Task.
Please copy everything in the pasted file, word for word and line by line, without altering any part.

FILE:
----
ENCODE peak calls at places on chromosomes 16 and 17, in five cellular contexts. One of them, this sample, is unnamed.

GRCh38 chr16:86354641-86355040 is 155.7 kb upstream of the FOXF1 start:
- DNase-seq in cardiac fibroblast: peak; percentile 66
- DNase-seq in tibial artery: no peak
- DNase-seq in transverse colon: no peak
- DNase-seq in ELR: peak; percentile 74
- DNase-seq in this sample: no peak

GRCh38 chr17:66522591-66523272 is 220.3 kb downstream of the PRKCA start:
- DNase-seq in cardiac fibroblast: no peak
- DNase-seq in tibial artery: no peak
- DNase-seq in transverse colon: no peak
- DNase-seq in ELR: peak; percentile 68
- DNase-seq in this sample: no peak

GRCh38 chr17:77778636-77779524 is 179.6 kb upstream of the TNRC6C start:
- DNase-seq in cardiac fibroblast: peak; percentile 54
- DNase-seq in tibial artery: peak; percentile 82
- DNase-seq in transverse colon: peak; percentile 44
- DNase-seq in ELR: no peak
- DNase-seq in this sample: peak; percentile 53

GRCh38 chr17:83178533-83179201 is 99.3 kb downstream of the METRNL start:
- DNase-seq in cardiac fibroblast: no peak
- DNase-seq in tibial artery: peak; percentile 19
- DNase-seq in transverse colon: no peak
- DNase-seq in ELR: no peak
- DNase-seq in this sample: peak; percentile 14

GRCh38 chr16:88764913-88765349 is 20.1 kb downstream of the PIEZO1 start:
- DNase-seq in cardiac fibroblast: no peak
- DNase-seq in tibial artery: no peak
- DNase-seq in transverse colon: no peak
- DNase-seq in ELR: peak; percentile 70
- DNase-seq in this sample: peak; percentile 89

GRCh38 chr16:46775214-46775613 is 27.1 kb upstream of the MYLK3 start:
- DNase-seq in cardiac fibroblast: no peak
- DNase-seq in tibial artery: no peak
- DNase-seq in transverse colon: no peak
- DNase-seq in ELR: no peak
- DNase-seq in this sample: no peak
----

ENCODE peak calls at places on chromosomes 16 and 17, in five cellular contexts. One of them, this sample, is unnamed.

GRCh38 chr16:86354641-86355040 is 155.7 kb upstream of the FOXF1 start:
- DNase-seq in cardiac fibroblast: peak; percentile 66
- DNase-seq in tibial artery: no peak
- DNase-seq in transverse colon: no peak
- DNase-seq in ELR: peak; percentile 74
- DNase-seq in this sample: no peak

GRCh38 chr17:66522591-66523272 is 220.3 kb downstream of the PRKCA start:
- DNase-seq in cardiac fibroblast: no peak
- DNase-seq in tibial artery: no peak
- DNase-seq in transverse colon: no peak
- DNase-seq in ELR: peak; percentile 68
- DNase-seq in this sample: no peak

GRCh38 chr17:77778636-77779524 is 179.6 kb upstream of the TNRC6C start:
- DNase-seq in cardiac fibroblast: peak; percentile 54
- DNase-seq in tibial artery: peak; percentile 82
- DNase-seq in transverse colon: peak; percentile 44
- DNase-seq in ELR: no peak
- DNase-seq in this sample: peak; percentile 53

GRCh38 chr17:83178533-83179201 is 99.3 kb downstream of the METRNL start:
- DNase-seq in cardiac fibroblast: no peak
- DNase-seq in tibial artery: peak; percentile 19
- DNase-seq in transverse colon: no peak
- DNase-seq in ELR: no peak
- DNase-seq in this sample: peak; percentile 14

GRCh38 chr16:88764913-88765349 is 20.1 kb downstream of the PIEZO1 start:
- DNase-seq in cardiac fibroblast: no peak
- DNase-seq in tibial artery: no peak
- DNase-seq in transverse colon: no peak
- DNase-seq in ELR: peak; percentile 70
- DNase-seq in this sample: peak; percentile 89

GRCh38 chr16:46775214-46775613 is 27.1 kb upstream of the MYLK3 start:
- DNase-seq in cardiac fibroblast: no peak
- DNase-seq in tibial artery: no peak
- DNase-seq in transverse colon: no peak
- DNase-seq in ELR: no peak
- DNase-seq in this sample: no peak